When it comes to making a claim on your motorbike insurance, the process is typically straightforward. However, there are certain factors that can make going through a claim more difficult, and these can range from having an accident involving an uninsured driver, to disputes over who was to blame.
Thankfully there are ways to reduce the stress and minimise the hassle of making a claim, while supplying your insurer with as much important information as possible. With this in mind, we’ve got a quick and easy guide on how to claim on your motorbike insurance, and if you’re looking for a quote with Carole Nash today, then please give us a call on 0333 005 3355.
What you need to do immediately after an accident
When you’re unlucky enough to be involved in an accident while riding on the roads, then the first thing you need to do is to ensure any safety concerns are addressed, before you even think about claiming on motorcycle insurance.
If you or someone else has been injured in anyway, or if the accident has created a hazard for other people or traffic, then it’s vital that the police are contacted straight away. Check if anyone has sustained any serious injuries, and take note of all the vehicle registrations involved. Make sure you get the names, contact and insurance details of those involved, and if applicable get the contact information from any witnesses.
It’s important that you don’t admit any liability or offer to pay any compensation at the time of the accident. The reason for this is that there could have been other factors that were either beyond your control, or that you were unaware of, which contributed to the accident. When you immediately take the blame, this could certainly affect any potential insurance payout.
What to do when dealing with your insurer
After you’ve been involved in an accident on your motorcycle and followed the steps that were applicable above, then you must contact your insurer as soon as you can to report the matter to them. Even if you don’t plan on making a claim, it’s essential that you contact them as soon as possible.
If you are considering making a claim, then your motorbike insurance provider will need to evaluate the cost of any repairs using an assessor. Typically this will mean taking your motorcycle to a local garage, which has been approved by your provider. If any repairs are needed, then you may be provided with a courtesy bike during this time, as long as your policy includes this.
Keep in mind, if you take your motorbike somewhere that hasn’t been approved by your insurer, you maybe jeopardising your chances of being able to claim the costs back. You’ll be required to pay any excess when making a claim if the accident was your fault. However, if the claim is from the insurance of another motorist, you won’t need to pay any excess.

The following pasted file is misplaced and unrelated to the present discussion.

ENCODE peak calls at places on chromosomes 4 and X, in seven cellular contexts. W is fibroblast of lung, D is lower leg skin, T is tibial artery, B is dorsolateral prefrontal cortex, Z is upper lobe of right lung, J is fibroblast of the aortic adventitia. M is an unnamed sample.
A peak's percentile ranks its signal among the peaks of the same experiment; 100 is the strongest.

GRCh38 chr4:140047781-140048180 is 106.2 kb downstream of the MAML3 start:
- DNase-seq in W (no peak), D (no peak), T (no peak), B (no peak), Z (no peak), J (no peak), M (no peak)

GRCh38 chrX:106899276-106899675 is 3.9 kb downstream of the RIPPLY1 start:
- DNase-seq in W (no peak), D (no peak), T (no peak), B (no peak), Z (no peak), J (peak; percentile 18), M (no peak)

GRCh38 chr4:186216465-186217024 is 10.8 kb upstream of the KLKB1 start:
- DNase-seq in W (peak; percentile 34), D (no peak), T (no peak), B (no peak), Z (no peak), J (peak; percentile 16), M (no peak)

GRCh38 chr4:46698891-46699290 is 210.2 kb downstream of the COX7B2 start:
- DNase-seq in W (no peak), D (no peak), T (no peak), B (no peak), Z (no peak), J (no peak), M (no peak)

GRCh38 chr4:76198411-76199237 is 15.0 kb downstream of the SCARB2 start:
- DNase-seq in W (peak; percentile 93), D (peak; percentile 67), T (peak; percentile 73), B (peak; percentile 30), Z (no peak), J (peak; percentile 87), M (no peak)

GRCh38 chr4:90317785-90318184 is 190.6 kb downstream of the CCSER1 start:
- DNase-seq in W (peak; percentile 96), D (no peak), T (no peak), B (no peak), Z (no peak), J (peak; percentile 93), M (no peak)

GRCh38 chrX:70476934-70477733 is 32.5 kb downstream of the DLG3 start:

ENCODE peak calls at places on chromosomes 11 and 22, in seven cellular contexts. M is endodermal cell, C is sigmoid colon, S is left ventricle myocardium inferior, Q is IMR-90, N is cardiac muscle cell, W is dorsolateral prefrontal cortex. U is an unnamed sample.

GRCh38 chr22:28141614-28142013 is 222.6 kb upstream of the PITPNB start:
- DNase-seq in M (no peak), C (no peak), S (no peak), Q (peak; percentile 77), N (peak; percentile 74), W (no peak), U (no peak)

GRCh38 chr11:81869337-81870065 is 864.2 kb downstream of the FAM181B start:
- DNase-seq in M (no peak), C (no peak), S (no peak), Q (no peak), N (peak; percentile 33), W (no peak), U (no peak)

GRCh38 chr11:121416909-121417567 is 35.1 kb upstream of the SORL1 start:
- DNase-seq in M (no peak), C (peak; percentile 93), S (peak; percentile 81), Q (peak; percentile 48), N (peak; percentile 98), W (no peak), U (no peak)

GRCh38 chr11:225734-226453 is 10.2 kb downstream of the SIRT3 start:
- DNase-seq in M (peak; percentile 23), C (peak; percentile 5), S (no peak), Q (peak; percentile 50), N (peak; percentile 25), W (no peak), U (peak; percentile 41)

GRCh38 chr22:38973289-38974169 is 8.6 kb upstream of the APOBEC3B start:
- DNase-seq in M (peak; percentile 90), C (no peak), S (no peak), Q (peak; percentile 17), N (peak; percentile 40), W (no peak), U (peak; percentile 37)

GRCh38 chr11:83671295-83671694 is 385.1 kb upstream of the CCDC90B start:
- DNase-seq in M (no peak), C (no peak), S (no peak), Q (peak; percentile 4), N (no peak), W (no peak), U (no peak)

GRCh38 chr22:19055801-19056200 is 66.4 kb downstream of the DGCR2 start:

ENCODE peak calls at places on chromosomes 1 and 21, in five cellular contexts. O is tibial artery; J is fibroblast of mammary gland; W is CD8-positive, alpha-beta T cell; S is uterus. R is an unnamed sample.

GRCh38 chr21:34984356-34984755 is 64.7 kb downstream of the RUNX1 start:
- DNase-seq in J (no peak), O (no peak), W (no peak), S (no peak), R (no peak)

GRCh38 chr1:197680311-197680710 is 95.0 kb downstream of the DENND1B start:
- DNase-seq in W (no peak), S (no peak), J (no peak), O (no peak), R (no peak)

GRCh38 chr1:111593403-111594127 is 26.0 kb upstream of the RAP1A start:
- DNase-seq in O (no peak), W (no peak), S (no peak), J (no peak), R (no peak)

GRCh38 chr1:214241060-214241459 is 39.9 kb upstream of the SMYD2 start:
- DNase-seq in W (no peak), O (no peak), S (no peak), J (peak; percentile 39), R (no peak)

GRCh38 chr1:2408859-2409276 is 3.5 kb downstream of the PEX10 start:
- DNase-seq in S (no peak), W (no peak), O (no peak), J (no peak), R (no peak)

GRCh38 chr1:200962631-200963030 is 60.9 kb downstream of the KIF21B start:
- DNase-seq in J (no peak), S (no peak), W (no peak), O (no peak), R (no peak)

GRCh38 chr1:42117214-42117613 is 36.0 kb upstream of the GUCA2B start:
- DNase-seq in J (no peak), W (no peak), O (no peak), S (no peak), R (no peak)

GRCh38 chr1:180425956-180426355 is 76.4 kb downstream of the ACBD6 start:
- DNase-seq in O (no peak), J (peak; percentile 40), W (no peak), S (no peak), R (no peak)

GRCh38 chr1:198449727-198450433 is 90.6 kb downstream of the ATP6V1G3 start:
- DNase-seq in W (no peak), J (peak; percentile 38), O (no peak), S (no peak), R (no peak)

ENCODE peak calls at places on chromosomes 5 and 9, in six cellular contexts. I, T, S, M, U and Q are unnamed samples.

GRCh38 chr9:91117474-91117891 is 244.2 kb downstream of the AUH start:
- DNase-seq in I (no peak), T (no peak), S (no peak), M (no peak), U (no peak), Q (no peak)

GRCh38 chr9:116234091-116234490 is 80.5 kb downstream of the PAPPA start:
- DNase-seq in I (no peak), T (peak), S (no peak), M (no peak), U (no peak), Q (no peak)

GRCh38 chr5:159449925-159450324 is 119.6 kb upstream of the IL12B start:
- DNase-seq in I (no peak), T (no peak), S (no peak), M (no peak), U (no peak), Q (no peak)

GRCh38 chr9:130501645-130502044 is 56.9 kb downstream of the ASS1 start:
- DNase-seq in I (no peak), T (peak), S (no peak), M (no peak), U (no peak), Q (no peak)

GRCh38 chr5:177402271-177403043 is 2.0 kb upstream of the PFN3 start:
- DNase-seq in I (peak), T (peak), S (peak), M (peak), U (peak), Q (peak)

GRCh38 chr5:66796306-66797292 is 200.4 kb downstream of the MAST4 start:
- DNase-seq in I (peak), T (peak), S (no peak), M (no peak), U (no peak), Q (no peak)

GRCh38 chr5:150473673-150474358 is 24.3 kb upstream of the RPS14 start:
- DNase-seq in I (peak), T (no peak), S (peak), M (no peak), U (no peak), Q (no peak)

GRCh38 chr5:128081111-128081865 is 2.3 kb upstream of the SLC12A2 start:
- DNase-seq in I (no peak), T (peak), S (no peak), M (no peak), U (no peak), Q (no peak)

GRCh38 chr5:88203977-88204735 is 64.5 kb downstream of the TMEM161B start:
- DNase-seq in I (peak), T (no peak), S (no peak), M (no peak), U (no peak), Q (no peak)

What to do when your motorbike is written off
When the cost of repairs to your motorbike ends up being greater than its total value, it will often be declared as a write-off. This will result in you being offered a cash settlement by the insurer, minus any excess. You can work out the value of your bike, by looking at similar models on the market to assess whether the cash settlement is fair. Some insurers work on a percentage basis and the vehicle could also be deemed as a total loss depending on repatriation costs (if the bike is abroad).
Remember, if you purchased your motorcycle brand new, it will be affected by depreciation. So, if it was written off and you are offered a cash settlement, this may be less than the initial cost of the bike. Adding modifications to your bike can sometimes enhance its value, but you will need to inform your insurer and supply the receipts or records of any work done.
What to do when claiming against an uninsured driver
Claiming against another driver who doesn’t have insurance can sometimes be problematic. However, if you have comprehensive motorbike insurance in place, you’ll still be covered if you’re involved in an accident with an uninsured driver, and you’ll still be able to claim.
Keep in mind that claiming for this type of scenario will still involve paying your normal excess. It could also mean that you have to take a loss to your no-claims bonus, unless your current insurance policy specifically waives this. If your policy isn’t comprehensive, you may still be able to claim from the Motor Insurers’ Bureau, but this will incur an excess charge of £300.
What to do when making other types of claims
It’s not just road accidents that can leave you in a situation where you need to make a claim on your motorcycle insurance. You’re bike could end up getting stolen, or get damaged or vandalised when parked. It’s essential that you gather as much information as possible if this was to happen to you, just like you would with an accident claim.
Make sure that you always keep a record of any contact you have with your insurers. In the case of theft or vandalism, it’s especially important that you obtain a crime reference number from the police. Your insurer will need this number in order to deal with your claim as efficiently as possible.